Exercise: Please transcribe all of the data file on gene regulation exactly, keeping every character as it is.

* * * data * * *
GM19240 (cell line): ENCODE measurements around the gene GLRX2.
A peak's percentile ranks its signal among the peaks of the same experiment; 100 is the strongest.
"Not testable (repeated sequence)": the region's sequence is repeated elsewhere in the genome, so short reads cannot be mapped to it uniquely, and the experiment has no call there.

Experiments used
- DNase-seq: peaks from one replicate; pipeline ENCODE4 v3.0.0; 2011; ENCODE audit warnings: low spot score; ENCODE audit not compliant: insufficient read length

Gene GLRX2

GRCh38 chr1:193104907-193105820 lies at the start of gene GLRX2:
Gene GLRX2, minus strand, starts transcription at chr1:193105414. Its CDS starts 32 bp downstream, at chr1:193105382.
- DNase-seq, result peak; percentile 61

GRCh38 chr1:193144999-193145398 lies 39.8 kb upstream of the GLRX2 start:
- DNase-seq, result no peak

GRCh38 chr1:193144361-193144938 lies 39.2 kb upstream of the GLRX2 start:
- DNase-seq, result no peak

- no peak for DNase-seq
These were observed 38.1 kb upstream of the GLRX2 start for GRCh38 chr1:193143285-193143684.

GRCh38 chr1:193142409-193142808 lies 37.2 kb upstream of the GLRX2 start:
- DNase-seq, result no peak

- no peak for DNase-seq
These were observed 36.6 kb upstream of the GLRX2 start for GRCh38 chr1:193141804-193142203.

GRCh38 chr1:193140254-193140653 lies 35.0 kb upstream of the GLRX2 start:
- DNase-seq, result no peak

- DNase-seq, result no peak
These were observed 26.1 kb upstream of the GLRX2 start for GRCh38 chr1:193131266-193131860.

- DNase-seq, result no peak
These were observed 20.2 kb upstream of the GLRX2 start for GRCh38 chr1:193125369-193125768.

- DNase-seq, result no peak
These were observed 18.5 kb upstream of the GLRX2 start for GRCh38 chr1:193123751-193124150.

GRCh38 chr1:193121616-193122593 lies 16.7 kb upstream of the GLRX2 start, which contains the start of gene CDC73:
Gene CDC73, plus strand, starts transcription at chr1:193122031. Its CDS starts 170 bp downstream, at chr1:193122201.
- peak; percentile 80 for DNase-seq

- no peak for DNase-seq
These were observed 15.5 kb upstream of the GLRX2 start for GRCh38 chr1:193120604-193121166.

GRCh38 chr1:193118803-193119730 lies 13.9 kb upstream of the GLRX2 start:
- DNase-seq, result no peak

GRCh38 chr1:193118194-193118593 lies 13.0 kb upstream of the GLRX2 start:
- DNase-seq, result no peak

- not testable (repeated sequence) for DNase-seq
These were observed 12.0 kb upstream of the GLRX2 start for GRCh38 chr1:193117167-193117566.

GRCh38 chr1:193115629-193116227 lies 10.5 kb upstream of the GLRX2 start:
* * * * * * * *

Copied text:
GM19240 (cell line): ENCODE measurements around the gene GLRX2.
A peak's percentile ranks its signal among the peaks of the same experiment; 100 is the strongest.
"Not testable (repeated sequence)": the region's sequence is repeated elsewhere in the genome, so short reads cannot be mapped to it uniquely, and the experiment has no call there.

Experiments used
- DNase-seq: peaks from one replicate; pipeline ENCODE4 v3.0.0; 2011; ENCODE audit warnings: low spot score; ENCODE audit not compliant: insufficient read length

Gene GLRX2

GRCh38 chr1:193104907-193105820 lies at the start of gene GLRX2:
Gene GLRX2, minus strand, starts transcription at chr1:193105414. Its CDS starts 32 bp downstream, at chr1:193105382.
- DNase-seq, result peak; percentile 61

GRCh38 chr1:193144999-193145398 lies 39.8 kb upstream of the GLRX2 start:
- DNase-seq, result no peak

GRCh38 chr1:193144361-193144938 lies 39.2 kb upstream of the GLRX2 start:
- DNase-seq, result no peak

- no peak for DNase-seq
These were observed 38.1 kb upstream of the GLRX2 start for GRCh38 chr1:193143285-193143684.

GRCh38 chr1:193142409-193142808 lies 37.2 kb upstream of the GLRX2 start:
- DNase-seq, result no peak

- no peak for DNase-seq
These were observed 36.6 kb upstream of the GLRX2 start for GRCh38 chr1:193141804-193142203.

GRCh38 chr1:193140254-193140653 lies 35.0 kb upstream of the GLRX2 start:
- DNase-seq, result no peak

- DNase-seq, result no peak
These were observed 26.1 kb upstream of the GLRX2 start for GRCh38 chr1:193131266-193131860.

- DNase-seq, result no peak
These were observed 20.2 kb upstream of the GLRX2 start for GRCh38 chr1:193125369-193125768.

- DNase-seq, result no peak
These were observed 18.5 kb upstream of the GLRX2 start for GRCh38 chr1:193123751-193124150.

GRCh38 chr1:193121616-193122593 lies 16.7 kb upstream of the GLRX2 start, which contains the start of gene CDC73:
Gene CDC73, plus strand, starts transcription at chr1:193122031. Its CDS starts 170 bp downstream, at chr1:193122201.
- peak; percentile 80 for DNase-seq

- no peak for DNase-seq
These were observed 15.5 kb upstream of the GLRX2 start for GRCh38 chr1:193120604-193121166.

GRCh38 chr1:193118803-193119730 lies 13.9 kb upstream of the GLRX2 start:
- DNase-seq, result no peak

GRCh38 chr1:193118194-193118593 lies 13.0 kb upstream of the GLRX2 start:
- DNase-seq, result no peak

- not testable (repeated sequence) for DNase-seq
These were observed 12.0 kb upstream of the GLRX2 start for GRCh38 chr1:193117167-193117566.

GRCh38 chr1:193115629-193116227 lies 10.5 kb upstream of the GLRX2 start: